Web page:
The “Off-Price” channel is hot and just about everyone knows it. Index stock price growth has far exceeded that of its broader retail brethren; planned new stores remain a bright spot in an otherwise spotty retail landscape. Chains that have historically eschewed off-price retail — Macy’s, Saks Fifth Avenue and Nordstrom — are now bees to honey. Perhaps most interesting, a great deal of this anticipated growth is occurring outside of e-commerce as most brands try to dissuade consistent, online display of their goods at the 20 – 60% discounts offered in-store. As a result, many of these Off-Price chains are becoming the darling of needy landlords outside of traditional “Off-Price Centers” occupying otherwise tertiary properties and, as a destination, driving much needed traffic. Not surprisingly, private equity has noticed and, we expect, will accelerate a consolidation of an otherwise largely regionally organized market.
The Off-Price channel is loosely referred to as retailers selling high profile, branded soft and hard goods at deep discounts to opening prices sold through specialty, retail and online channels. The sector includes large public companies such as TJ Maxx, Ross Stores and Burlington and smaller niche players including Forman Mills, Gabriel Brothers and Roses Discount. Threadstone’s analysis of the channel evidences anticipated average sales growth of 5 – 10%, gross margins averaging 30% and EBITDA margins of over 8%. New store paybacks are less than three years in large measure due to their low capital cost. On average, the sector trades publicly at 8.5 times trailing EBITDA (over 7 times 2015). By comparison, Department Stores are trading at slightly lower multiples albeit with significantly higher EBITDA margins. The larger companies far exceed these metrics presumably through greater operating leverage, buying heft and realizable growth opportunities. Box sizes and locations vary widely with locations sited in the most challenging urban settings and the wealthiest suburban landscapes. Though not largely penetrated yet, we expect Off-Price to enter the increasingly desperate mall space as well. This broad demographic spectrum points to the Off-Price channel’s greatest strength: it appeals to everyone!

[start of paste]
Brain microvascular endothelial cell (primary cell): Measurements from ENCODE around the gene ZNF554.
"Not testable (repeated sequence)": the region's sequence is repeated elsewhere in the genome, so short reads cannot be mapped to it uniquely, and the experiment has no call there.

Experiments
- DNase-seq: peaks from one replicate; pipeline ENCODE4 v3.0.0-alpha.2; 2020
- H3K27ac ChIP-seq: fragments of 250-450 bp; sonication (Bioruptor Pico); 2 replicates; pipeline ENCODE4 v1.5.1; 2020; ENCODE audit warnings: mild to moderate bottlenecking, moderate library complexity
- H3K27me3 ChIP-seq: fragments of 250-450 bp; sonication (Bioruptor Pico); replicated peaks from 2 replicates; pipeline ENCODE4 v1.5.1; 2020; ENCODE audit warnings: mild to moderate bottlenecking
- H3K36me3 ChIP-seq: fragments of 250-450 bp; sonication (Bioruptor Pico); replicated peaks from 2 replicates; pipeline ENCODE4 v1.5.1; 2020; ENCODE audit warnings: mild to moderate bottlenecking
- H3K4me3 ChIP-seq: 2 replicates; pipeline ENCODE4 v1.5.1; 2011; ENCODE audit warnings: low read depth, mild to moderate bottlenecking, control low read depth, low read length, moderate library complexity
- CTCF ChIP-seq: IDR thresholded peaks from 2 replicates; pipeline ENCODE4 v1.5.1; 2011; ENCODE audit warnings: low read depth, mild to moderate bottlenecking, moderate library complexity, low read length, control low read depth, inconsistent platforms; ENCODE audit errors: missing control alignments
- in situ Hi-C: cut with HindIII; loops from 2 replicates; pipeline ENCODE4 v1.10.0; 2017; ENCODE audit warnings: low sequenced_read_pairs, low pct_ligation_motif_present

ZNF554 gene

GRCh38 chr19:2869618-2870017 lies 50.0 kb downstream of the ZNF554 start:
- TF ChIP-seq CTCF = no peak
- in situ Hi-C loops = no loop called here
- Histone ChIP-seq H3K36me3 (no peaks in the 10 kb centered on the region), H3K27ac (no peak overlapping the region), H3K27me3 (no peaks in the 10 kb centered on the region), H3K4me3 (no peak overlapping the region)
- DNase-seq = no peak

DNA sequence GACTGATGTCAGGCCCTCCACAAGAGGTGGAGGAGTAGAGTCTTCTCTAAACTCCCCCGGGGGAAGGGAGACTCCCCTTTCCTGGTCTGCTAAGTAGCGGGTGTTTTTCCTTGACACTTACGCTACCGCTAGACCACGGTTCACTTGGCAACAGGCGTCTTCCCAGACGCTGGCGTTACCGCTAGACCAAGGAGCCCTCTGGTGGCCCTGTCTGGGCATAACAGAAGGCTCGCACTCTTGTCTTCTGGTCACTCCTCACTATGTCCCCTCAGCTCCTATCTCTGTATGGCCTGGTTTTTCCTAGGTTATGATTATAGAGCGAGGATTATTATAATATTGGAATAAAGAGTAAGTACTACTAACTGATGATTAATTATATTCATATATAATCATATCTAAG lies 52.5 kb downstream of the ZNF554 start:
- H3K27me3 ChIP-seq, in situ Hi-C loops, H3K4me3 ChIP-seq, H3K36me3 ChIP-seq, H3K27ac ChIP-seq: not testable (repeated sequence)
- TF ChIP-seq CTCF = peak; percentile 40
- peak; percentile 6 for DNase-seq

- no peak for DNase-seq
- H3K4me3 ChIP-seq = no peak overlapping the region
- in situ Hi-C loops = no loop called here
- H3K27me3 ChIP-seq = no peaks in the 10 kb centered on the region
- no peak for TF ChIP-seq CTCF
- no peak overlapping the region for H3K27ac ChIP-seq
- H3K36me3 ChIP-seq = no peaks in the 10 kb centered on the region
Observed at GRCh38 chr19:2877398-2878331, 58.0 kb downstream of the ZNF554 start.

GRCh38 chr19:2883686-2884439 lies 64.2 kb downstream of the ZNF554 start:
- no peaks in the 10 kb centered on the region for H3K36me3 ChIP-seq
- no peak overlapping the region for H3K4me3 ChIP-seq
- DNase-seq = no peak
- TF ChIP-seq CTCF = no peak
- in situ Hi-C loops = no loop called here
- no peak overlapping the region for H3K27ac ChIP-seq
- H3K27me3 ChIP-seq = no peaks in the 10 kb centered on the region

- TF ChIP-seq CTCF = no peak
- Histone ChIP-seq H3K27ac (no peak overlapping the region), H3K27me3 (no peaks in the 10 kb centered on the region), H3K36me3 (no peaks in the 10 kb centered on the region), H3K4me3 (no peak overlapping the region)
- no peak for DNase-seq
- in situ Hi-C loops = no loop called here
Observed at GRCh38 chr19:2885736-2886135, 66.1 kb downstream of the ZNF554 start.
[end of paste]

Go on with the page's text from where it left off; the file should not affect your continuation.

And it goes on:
At some point, all this focus and activity must start to pressure the smaller, weaker players. Companies evidencing weaker management, smaller balance sheets, reduced purchasing power and older stores will ultimately be rolled up or forced out. Brands will generally prefer to sell to the most professional groups offering the ability to quickly move the largest quantities of excess product and/or be in a position to commit for consistent specially made-up product with the confidence of knowing their merchandise will be displayed in a clean, well-lit, well-organized retail setting. Landlords will favor the better credits as well. And, perhaps most importantly, customers will travel to those promising the most fruitful bounties. The good news for these smaller players is, however, that executed well and timed properly, their sale can command premium EBITDA multiples as strategic buyers eyeball the tremendous synergies they will garner post-closing. Thus, whereas such owners might reasonably expect a valuation of 6 – 7 times trailing EBITDA, it is not unlikely they can ask 7 – 9 times, assuming they are well-located with white space within which to grow.
The Holy Grail, however, will be presented to the Company that can somehow find the formula to display and sell their best brands, reliably, online. Until that time — which may never come — it will be a battle for turf, product, and customers amongst the bricks and mortar.